The Psalms: Clean Hands and a Pure Heart

The earth is the Lord’s, and everything in it,
    the world, and all who live in it;
for he founded it on the seas
    and established it on the waters.

Who may ascend the mountain of the Lord?
    Who may stand in his holy place?
The one who has clean hands and a pure heart,
    who does not trust in an idol
    or swear by a false god.

They will receive blessing from the Lord
    and vindication from God their Savior.
Such is the generation of those who seek him,
    who seek your face, God of Jacob.

Lift up your heads, you gates;
    be lifted up, you ancient doors,
    that the King of glory may come in.
Who is this King of glory?
    The Lord strong and mighty,
    the Lord mighty in battle.
Lift up your heads, you gates;
    lift them up, you ancient doors,
    that the King of glory may come in.
Who is he, this King of glory?
    The Lord Almighty—
    he is the King of glory.

– Psalm 24

In our modern context the opening words of this Psalm are a powerful reminder of and an incentive to care for creation. Sadly, it is an issue that many Christians have dragged their feet on and not made a priority even though it is our number one job according to the Bible (Genesis 2:15). ‘This bluegreen ball in black space filled with beauty even now’ (Bruce Cockburn) is a gift to be treasured and looked after not just for the meeting of our needs but for all the people of earth and for future generations.

In David’s day, the context was different and the opening line is an audacious claim, that Israel’s God was the God of all the earth, not a claim that would have been immediately obvious to most neutral observers either then or now.

Although the whole earth belongs to God, Mount Zion has a special place in his affections.  In human terms Mount Zion isn’t that impressive – Mont Blanc it is not! But maybe that says something about the God who reveals himself in Jesus as having a special concern for the unnoticed and the unimpressive.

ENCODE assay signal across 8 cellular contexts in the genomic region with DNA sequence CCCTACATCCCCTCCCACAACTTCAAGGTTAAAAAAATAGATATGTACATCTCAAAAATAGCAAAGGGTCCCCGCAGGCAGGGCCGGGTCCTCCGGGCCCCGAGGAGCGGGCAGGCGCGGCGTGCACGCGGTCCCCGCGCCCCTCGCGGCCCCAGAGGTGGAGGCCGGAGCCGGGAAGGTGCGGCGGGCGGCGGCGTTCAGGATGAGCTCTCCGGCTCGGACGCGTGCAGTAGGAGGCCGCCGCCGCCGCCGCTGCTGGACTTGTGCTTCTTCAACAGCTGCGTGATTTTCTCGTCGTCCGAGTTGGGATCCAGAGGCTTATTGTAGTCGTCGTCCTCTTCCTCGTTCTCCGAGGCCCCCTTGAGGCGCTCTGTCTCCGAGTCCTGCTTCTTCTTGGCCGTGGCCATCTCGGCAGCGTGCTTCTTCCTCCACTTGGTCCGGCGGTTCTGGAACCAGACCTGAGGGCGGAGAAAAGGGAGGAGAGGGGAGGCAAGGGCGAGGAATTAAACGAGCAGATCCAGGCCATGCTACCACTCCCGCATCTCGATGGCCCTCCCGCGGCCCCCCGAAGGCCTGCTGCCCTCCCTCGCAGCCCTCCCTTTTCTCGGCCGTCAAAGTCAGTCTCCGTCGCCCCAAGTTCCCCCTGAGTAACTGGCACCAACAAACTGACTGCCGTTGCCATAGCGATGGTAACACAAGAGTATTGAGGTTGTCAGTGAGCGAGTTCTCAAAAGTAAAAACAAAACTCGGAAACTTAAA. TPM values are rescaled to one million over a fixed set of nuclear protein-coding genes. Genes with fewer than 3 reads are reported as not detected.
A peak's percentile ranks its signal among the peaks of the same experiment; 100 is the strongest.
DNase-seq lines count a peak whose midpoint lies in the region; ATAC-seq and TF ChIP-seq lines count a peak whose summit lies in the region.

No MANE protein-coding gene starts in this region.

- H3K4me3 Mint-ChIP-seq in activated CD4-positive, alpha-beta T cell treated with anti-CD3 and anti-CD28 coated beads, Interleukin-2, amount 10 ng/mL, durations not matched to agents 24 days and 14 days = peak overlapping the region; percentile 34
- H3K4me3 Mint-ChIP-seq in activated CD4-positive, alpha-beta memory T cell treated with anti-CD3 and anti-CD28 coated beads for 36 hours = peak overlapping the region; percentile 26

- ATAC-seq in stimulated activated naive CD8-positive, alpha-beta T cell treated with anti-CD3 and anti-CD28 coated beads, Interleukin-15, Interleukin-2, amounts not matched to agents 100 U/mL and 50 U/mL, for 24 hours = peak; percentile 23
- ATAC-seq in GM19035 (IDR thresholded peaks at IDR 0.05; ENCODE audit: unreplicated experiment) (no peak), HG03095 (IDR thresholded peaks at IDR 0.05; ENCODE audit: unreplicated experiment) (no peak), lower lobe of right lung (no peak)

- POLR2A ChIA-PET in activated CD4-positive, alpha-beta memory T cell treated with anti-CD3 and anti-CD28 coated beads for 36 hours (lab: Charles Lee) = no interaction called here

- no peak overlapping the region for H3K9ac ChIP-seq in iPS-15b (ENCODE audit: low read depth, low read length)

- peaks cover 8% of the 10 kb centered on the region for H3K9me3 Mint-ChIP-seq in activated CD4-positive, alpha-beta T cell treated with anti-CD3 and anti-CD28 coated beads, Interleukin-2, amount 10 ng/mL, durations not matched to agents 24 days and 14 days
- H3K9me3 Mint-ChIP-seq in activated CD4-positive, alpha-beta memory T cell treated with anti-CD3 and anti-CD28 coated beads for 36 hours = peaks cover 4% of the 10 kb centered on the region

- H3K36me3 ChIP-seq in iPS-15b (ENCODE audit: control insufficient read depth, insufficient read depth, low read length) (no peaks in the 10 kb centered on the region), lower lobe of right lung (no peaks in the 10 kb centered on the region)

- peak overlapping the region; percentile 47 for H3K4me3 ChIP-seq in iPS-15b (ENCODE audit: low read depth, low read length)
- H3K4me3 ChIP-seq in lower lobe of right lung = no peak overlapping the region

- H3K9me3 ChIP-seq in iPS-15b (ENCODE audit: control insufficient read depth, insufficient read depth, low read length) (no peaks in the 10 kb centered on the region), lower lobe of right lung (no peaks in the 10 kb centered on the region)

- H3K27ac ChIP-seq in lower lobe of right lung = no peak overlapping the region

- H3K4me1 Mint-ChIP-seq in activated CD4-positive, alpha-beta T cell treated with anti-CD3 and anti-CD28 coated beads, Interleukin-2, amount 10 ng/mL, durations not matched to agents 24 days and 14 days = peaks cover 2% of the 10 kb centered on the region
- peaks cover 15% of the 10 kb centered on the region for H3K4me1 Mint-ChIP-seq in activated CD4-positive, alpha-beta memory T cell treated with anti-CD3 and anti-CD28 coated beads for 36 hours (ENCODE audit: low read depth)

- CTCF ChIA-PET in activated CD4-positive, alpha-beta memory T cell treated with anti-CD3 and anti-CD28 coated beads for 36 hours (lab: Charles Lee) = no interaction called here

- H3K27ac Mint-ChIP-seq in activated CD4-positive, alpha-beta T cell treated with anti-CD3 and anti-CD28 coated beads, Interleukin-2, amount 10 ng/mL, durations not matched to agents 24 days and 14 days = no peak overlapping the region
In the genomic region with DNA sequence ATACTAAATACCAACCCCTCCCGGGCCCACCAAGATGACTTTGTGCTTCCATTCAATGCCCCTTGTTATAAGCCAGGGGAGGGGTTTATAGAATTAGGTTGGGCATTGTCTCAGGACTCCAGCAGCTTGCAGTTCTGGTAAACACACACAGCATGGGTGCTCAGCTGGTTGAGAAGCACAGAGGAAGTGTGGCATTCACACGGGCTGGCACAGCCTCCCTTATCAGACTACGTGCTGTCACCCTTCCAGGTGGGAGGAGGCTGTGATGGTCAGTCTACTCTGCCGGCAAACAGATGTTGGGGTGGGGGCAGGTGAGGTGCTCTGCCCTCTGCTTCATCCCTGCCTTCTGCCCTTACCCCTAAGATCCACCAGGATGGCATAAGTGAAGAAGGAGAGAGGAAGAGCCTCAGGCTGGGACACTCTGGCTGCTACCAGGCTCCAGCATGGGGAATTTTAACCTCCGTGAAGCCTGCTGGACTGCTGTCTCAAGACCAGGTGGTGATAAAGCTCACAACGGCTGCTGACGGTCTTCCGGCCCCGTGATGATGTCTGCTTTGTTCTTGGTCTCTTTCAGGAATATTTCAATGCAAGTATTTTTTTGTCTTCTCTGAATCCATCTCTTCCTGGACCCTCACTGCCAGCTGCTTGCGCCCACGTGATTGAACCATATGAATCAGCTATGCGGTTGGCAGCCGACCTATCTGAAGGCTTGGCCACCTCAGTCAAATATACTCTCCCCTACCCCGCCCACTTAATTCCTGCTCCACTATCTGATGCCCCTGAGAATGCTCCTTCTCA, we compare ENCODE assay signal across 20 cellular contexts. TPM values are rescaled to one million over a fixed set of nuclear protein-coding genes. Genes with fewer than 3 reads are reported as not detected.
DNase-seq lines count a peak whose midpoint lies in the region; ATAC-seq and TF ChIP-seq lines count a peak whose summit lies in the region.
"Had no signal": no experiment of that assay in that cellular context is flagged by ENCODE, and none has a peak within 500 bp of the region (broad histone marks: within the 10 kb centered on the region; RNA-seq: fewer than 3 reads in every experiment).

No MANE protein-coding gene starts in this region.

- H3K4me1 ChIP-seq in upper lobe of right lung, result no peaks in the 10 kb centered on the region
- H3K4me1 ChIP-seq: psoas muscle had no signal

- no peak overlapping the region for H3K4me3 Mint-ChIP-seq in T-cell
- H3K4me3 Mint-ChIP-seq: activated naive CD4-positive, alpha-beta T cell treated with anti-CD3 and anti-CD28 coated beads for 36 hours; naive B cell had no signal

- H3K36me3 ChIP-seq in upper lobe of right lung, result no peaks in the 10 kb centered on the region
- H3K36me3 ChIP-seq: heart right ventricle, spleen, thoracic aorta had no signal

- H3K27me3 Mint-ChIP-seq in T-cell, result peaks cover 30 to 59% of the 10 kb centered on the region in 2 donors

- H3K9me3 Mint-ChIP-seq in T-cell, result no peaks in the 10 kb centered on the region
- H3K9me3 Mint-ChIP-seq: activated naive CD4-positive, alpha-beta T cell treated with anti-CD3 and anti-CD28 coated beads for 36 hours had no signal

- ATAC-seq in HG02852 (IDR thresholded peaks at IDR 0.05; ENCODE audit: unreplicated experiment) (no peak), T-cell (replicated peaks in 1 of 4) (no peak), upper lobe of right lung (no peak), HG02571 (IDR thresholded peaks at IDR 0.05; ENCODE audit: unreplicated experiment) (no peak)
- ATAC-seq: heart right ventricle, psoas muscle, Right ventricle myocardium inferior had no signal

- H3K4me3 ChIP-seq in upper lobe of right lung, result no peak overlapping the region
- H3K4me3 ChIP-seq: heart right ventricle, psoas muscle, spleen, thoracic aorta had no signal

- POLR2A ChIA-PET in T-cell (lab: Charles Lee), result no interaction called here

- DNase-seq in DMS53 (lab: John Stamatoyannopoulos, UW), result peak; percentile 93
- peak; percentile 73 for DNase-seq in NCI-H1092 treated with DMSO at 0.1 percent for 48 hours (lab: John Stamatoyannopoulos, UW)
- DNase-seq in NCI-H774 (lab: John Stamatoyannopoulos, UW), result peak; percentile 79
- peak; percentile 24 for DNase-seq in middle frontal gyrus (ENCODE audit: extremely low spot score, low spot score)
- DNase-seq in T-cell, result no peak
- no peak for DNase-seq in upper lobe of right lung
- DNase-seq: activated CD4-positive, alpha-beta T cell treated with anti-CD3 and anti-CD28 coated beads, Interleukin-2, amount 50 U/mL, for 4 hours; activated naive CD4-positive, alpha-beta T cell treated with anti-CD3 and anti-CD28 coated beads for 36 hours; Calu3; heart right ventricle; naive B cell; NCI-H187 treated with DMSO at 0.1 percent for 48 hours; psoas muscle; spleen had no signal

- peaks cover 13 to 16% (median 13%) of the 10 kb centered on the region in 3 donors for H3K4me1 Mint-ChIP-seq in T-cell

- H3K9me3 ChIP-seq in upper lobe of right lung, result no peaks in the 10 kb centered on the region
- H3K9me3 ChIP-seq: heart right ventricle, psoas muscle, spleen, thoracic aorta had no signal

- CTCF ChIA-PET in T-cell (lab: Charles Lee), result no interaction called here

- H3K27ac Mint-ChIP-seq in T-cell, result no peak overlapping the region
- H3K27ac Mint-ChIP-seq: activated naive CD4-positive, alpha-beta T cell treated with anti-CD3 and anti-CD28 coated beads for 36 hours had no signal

In David’s time Mount Zion was where the Ark of the Covenant was housed and where God dwelt with his people. But that immediately raised the question of who could live in God’s presence.

The answer is only those who have clean hands and pure hearts (v. 4). It is the characteristic biblical emphasis that morality matters for this God, that we cannot live in God’s presence if our relationships with others are wrong. It’s also a worrying answer to the sensitive person aware of his or her failure, they might be at least disheartened, at worst despairing.

As followers of Jesus we know the true King of Glory is Jesus, the servant king. He was the Prince of Peace strong and mighty in battle driving out and defeating the forces of evil whether personal, spiritual or social. And we know that he journeyed to Mount Zion with ‘clean hands and a pure heart’ and there upon the cross won the ultimate victory that we, whose hands are dirty and whose hearts are impure, might live in God’s presence forever.